Covid-19 pandemic forced almost all the formal education systems of the world to use these technologies without any knowledge about the feasibility or the possible negative effects, if any.

Schools that did not allow students to keep their phones with them (even switched off during school time) so that they can contact their parents after school, are now blaming the students for not having a smart phone to login to zoom sessions. If one cannot afford to buy a phone or a computer and or keep buying data or if one does not live in an area where one has access to sufficient signal strength one should pretty much forget about continuing the formal education.

All what the institutions, governing bodies and policymakers want is to show that they have completed the syllabi and conducted the examinations in time so that the next batch of workers are ready for the labor market. Universities are showing videos of practical procedures in hard sciences and testing students’ memory about the procedures through a written evaluation online. There may be medical schools even training surgeons showing videos of surgeries and testing them online through written examinations, giving priority to the effective date of their graduation rather than the effectiveness of the surgery they perform.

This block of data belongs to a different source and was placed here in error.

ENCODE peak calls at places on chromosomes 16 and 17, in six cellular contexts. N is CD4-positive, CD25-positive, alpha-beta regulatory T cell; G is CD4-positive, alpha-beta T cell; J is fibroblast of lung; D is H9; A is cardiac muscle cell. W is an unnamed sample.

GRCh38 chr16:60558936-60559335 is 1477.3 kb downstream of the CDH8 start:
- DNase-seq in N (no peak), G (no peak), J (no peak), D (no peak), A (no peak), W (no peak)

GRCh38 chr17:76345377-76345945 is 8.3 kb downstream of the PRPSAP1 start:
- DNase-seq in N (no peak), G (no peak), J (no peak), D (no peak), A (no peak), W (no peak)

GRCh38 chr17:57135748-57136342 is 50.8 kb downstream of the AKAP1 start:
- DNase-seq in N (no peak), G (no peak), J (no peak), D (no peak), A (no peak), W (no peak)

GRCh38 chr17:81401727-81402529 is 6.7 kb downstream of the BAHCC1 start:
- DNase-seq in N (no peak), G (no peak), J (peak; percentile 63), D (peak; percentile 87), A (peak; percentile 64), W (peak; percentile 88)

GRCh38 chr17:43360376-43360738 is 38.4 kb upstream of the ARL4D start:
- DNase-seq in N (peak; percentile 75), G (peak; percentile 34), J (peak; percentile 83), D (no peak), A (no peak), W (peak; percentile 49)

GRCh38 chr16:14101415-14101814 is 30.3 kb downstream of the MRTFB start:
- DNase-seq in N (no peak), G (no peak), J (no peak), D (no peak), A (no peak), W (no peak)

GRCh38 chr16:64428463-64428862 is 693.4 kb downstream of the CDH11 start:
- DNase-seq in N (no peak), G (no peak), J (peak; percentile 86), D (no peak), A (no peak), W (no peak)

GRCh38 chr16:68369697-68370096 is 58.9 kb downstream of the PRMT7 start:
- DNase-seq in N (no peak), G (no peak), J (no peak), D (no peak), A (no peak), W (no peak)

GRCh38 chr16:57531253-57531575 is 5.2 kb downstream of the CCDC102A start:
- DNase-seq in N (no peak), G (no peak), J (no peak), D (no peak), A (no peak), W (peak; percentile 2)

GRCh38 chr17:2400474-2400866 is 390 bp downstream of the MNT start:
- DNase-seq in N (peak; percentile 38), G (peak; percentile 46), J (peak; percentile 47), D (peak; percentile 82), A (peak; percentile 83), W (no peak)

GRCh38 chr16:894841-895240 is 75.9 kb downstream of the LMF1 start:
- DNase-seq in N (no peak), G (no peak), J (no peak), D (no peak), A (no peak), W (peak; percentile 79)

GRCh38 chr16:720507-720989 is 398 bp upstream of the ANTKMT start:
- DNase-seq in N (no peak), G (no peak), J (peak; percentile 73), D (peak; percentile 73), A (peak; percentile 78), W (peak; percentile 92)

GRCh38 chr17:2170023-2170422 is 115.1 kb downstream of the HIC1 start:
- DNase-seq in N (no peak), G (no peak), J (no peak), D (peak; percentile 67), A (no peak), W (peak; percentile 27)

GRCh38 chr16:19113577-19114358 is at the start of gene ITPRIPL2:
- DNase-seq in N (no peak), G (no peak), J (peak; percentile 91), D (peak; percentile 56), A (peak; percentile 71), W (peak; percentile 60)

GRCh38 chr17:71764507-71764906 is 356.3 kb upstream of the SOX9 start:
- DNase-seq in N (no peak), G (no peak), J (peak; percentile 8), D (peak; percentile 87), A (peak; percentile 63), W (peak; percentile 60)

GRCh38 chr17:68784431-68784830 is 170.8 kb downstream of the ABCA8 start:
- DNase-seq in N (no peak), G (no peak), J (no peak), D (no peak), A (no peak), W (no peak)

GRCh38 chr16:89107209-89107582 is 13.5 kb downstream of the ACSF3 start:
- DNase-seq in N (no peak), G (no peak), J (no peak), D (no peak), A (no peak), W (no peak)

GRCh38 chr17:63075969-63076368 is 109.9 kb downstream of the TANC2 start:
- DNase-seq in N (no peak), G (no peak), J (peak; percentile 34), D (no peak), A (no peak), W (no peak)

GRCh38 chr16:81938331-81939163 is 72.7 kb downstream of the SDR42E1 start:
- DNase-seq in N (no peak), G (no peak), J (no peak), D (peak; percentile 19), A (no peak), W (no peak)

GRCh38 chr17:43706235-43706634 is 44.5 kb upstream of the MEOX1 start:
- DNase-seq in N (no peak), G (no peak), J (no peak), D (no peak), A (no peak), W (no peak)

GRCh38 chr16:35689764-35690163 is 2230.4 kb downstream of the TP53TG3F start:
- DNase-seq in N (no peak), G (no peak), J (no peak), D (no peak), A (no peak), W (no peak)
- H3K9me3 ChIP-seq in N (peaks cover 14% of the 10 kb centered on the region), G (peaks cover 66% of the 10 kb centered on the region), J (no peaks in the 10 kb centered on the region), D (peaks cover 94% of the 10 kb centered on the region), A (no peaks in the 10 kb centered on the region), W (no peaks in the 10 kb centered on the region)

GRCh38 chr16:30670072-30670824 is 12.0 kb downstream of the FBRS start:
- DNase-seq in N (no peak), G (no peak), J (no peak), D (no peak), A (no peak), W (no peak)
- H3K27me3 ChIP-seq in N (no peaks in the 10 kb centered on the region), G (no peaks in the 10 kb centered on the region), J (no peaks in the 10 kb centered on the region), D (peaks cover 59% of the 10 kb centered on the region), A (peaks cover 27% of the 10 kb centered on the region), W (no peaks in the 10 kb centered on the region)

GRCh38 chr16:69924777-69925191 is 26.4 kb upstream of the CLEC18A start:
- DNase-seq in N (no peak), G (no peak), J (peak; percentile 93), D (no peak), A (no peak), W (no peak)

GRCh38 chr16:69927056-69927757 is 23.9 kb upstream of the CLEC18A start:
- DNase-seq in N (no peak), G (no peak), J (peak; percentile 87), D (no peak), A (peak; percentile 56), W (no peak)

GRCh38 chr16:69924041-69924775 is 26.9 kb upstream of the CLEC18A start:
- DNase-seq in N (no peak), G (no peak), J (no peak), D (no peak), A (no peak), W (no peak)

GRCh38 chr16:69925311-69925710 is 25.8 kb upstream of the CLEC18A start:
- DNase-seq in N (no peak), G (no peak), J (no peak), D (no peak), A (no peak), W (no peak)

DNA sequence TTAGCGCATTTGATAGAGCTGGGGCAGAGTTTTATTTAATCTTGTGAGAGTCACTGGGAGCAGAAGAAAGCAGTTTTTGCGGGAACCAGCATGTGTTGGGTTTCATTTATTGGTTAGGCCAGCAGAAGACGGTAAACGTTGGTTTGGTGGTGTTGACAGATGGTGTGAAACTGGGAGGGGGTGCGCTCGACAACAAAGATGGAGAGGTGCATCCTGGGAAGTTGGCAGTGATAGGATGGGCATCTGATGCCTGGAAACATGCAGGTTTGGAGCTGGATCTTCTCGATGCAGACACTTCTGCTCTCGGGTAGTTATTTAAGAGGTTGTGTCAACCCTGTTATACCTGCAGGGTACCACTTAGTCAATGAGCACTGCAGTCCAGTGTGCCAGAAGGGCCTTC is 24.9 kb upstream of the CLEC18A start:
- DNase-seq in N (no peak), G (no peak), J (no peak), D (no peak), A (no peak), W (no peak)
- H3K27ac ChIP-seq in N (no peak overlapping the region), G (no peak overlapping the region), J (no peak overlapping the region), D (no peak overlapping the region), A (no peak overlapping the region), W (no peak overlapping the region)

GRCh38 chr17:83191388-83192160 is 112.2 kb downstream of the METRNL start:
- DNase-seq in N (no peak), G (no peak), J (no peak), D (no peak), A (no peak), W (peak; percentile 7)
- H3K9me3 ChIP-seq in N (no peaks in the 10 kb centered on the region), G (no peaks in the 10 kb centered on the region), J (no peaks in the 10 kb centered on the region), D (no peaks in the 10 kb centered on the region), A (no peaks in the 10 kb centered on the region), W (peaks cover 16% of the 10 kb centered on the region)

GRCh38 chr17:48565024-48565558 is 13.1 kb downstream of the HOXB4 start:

Speeding up and education market

It is hard to imagine whether anyone would be willing to pay for the services of such graduates if they knew that only practical training the service provider has had is watching some videos online. The examinations are there to make sure that the students who earn their degrees, by completing those examinations successfully, are qualified to be professionals in relevant fields and not going to be a threat to the society for the lack of subject knowledge. Some educators feel that it is not feasible to monitor or supervise the students doing these online examinations and therefore they just have to accept whatever the students upload at the end of the allocated time.